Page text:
'Day of Days' Actors win big at the Women's International Film and Art Festival in Miami

Independent Film Making at Its Finest

Director of Photography Mark Eberle's recent project "Day of Days" starring only two characters was called an "Audience Favorite" by the Women's International Film and Art Festival President and Founder, Yvonne McCormack Lyons at the world premiere on November 4th in Miami. 

The film starred Tom Skerritt, Award winning acting veteran, and Peruvian actress Claudia Zevallos, and both left the festival as winners of the 'Best Actor' awards in each respective category. 

"Day of Day's" was inspired by a true story of a 91 year old recluse and Cuban refugee home-aid worker and touches upon the challenges of life; Acceptance, regret, love, loss, and the most difficult of human truths; life ends, and life goes on. 

We're proud to have Mark as part of the team. Congrats to the entire cast and crew of "Day of Days" on the win!

Click here to read more about the film and the festival! 

Fabien Dufils Directs Feature Film One Buck

If you are a fan of gritty crime dramas like True Detective or The Wire, then you just might love One Buck directed by HABANA Director, Fabien Dufils.

One Buck takes the audience on an odyssey through the heart of a forgotten town in Louisiana. It follows the tales of those whose destinies may seem simple enough, but are often suspiciously clouded by alternative motivations.

Harry, a worn-out cop mired down in his own deceit, has reached the point of no return as his morals flounder. Heading a police investigation about a disturbing missing persons case,  Harry shirks the rules by increasingly wide margins. Hopelessly lost, teetering on the brink of mental collapse, Harry attempts to save all that is poised for destruction.

One Buck was shot near Shreveport, Louisiana, and now has entered post-production.

Originally born and raised in France and now working from our New York location, Fabien has been nominated for and won several international film awards for the bewitching avant-garde style he infuses into his projects.

Want to know more and keep up with the latest news? Follow Fabien’s One Buck on Facebook, and stay tuned to HABANA’s Social Channels for more One Buck updates!

The Future of Drones in Film Making

You’re probably sick of hearing about drones by now – but do you know where they came from and why you’re hearing so much about them lately? Drones – or unmanned aerial vehicles (UAVs) have been used in military operations stemming back to the late 1800s. Only lately have they been available (and affordable enough) for civilian use. 

Its flight is controlled either autonomously by onboard computers or by the remote control of a pilot on the ground or in another vehicle. Drones have been used by civilians and cinematographers to film sports events, create aerial real estate tours, record weddings, prisoners, marine conservations, monitor animal agriculture and more. But before UAVs can take off as a marketing tool, the Federal Aviation Administration needs to consider rules for commercial users.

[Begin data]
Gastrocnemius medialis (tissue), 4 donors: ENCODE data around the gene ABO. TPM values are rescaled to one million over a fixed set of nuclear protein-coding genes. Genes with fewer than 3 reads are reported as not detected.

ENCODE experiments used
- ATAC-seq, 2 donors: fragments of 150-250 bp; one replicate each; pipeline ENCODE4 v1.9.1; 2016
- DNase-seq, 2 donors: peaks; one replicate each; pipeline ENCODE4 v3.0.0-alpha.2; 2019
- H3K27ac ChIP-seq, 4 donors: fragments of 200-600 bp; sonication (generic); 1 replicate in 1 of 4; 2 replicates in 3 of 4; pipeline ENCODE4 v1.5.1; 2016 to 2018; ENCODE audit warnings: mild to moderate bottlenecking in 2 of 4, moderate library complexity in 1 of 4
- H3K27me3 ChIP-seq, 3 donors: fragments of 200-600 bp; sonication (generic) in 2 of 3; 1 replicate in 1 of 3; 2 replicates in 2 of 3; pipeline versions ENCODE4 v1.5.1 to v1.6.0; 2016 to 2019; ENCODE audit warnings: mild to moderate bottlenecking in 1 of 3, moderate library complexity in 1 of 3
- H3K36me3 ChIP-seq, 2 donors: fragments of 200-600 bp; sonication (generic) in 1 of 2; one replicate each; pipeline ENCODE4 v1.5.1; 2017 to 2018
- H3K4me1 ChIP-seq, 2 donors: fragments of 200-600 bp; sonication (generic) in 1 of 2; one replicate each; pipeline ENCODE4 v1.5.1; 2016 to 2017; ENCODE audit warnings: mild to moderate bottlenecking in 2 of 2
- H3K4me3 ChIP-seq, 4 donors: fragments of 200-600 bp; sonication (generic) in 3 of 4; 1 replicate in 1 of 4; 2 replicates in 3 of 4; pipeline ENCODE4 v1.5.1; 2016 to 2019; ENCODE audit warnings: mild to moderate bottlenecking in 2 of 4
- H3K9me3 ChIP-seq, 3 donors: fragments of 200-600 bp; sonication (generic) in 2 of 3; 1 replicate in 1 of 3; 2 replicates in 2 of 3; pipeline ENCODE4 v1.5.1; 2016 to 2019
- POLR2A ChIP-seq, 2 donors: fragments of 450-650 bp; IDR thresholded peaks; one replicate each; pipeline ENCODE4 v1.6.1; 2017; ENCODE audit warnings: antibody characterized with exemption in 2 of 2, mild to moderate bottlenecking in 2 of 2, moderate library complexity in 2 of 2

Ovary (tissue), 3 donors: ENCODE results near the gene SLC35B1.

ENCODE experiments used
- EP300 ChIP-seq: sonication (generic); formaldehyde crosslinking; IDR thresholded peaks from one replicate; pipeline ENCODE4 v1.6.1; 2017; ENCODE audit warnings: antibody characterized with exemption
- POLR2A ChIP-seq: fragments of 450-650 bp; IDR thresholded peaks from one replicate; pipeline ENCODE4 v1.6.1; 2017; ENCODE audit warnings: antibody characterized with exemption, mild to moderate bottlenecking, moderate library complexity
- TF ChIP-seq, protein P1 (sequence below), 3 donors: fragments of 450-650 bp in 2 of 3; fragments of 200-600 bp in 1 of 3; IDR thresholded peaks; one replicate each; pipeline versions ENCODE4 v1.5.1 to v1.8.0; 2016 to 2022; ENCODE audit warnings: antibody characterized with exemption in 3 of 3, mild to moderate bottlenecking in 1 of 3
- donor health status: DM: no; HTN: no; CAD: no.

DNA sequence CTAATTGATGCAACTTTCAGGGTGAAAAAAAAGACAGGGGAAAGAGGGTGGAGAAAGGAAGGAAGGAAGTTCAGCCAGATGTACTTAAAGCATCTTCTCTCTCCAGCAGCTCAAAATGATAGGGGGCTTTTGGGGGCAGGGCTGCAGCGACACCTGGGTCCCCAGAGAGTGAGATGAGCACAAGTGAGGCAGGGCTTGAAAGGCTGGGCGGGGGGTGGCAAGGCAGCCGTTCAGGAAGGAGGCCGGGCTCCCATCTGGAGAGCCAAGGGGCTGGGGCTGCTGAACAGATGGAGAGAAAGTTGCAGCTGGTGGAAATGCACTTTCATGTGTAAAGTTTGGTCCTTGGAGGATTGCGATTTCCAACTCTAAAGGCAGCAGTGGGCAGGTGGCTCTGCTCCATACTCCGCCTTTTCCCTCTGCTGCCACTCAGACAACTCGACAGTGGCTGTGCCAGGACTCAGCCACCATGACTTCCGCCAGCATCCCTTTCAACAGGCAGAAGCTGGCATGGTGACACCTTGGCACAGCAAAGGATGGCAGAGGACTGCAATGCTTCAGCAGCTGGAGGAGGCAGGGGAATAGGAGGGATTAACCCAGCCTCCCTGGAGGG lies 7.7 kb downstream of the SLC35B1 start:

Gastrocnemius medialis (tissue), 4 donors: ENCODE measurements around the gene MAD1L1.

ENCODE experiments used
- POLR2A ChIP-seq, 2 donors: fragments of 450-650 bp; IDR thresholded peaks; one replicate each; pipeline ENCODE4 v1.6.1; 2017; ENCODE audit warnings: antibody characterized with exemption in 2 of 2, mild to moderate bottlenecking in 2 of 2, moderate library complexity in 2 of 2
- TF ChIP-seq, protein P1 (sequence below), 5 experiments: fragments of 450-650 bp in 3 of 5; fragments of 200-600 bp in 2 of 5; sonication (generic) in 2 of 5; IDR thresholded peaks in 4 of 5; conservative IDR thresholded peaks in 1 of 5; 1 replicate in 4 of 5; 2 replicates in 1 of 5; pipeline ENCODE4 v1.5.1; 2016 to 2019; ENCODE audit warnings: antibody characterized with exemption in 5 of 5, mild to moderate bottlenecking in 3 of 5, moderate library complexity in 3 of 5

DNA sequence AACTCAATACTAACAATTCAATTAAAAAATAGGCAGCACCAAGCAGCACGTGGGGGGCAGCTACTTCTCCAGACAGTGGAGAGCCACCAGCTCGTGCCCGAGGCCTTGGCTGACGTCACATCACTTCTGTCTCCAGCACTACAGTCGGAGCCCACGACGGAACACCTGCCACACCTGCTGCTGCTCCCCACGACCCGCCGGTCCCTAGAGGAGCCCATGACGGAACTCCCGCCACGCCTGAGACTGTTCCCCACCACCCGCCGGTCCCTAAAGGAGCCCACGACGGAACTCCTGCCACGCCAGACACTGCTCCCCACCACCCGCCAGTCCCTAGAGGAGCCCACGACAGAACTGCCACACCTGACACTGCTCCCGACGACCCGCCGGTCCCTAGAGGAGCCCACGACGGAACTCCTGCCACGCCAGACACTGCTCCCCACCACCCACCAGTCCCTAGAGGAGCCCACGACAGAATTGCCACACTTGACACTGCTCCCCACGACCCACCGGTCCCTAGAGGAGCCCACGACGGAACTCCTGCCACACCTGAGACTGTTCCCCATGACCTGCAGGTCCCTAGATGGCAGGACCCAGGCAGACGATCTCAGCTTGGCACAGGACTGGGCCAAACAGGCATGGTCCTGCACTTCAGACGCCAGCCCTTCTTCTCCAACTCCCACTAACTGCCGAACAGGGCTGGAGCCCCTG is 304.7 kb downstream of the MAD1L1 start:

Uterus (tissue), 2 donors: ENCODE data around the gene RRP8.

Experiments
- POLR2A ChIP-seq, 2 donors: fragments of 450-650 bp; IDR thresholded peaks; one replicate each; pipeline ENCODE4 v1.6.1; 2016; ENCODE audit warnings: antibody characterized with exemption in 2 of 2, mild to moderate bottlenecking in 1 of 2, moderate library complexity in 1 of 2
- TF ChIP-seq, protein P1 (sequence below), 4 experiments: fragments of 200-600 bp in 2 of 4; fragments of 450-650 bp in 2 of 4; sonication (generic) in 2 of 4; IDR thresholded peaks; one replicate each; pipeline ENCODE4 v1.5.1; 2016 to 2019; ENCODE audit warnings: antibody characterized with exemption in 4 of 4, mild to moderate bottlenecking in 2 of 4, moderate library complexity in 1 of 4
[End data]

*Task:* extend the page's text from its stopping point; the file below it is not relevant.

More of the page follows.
An interview with our President and Founder Steven J. Levy was recently featured in an article by The Tampa Tribune regarding the current FAA regulations. You can read the full story here.

The FAA Rules Are in Flux

“The rules for commercial unmanned aircraft systems operation are clear,” Ian Gregor, a spokesman for the FAA, said in a written statement. “Anyone who wants to fly an aircraft — manned or unmanned — in U.S. airspace needs some level of authorization from the FAA.”

But the enforcement of these rules doesn’t apply equally to all UAV operators.  The FAA has been clear that drones used by hobbyists, and flown below 400 feet, are just fine as long as the drones don’t violate privacy or safety. Commercial users on the other hand, below 400 feet or not, can face hefty fines

The FAA is now accepting applications for exemption from their regulations, and applications are pouring in.  In its guidelines for seeking exemptions, the FAA requires certified aircraft, a licensed pilot and operating approval. 

We’re Working On It.

Habana's Drone Division has filed an exemption application to become the first in Hillsborough to get FAA approval to use a drone and a film commission permit to do so. The FAA grants exemptions from its drone ban on a case-by-case basis, but they’ve been slow in processing or awarding so far.

We are not hobbyists but professionally trained. We do not need the exemption to use the drones, but if the FAA granted us one it would show that we are in a class above the rest,
— Steven J. Levy, Habana President and Founder

Habana uses an FAA-certified pilot and team on set whenever a drone is used. The company owns 12 drones weighing 5 to 17 pounds each that are used on productions around the world including "The Blacklist". They are all currently flying and operating within the law. 


Changing the world of film

Drones provide something that helicopters can’t: proximity flying. There are places where it’s safer to fly a UAV than a helicopter. A drone can stay with a vehicle motorcyclist, skateboarder – whomever. It’s already changing the way humans experience all kinds of life and cinematography.

We’ve never been able to stay with a subject without cutting [footage]. Drone photography is going to become a tool that’s expected as a part of every shoot, and we’re happy to represent some of the most talented professionals in the industry as they blend their aerial experience with their creative talents,
— Steven J. Levy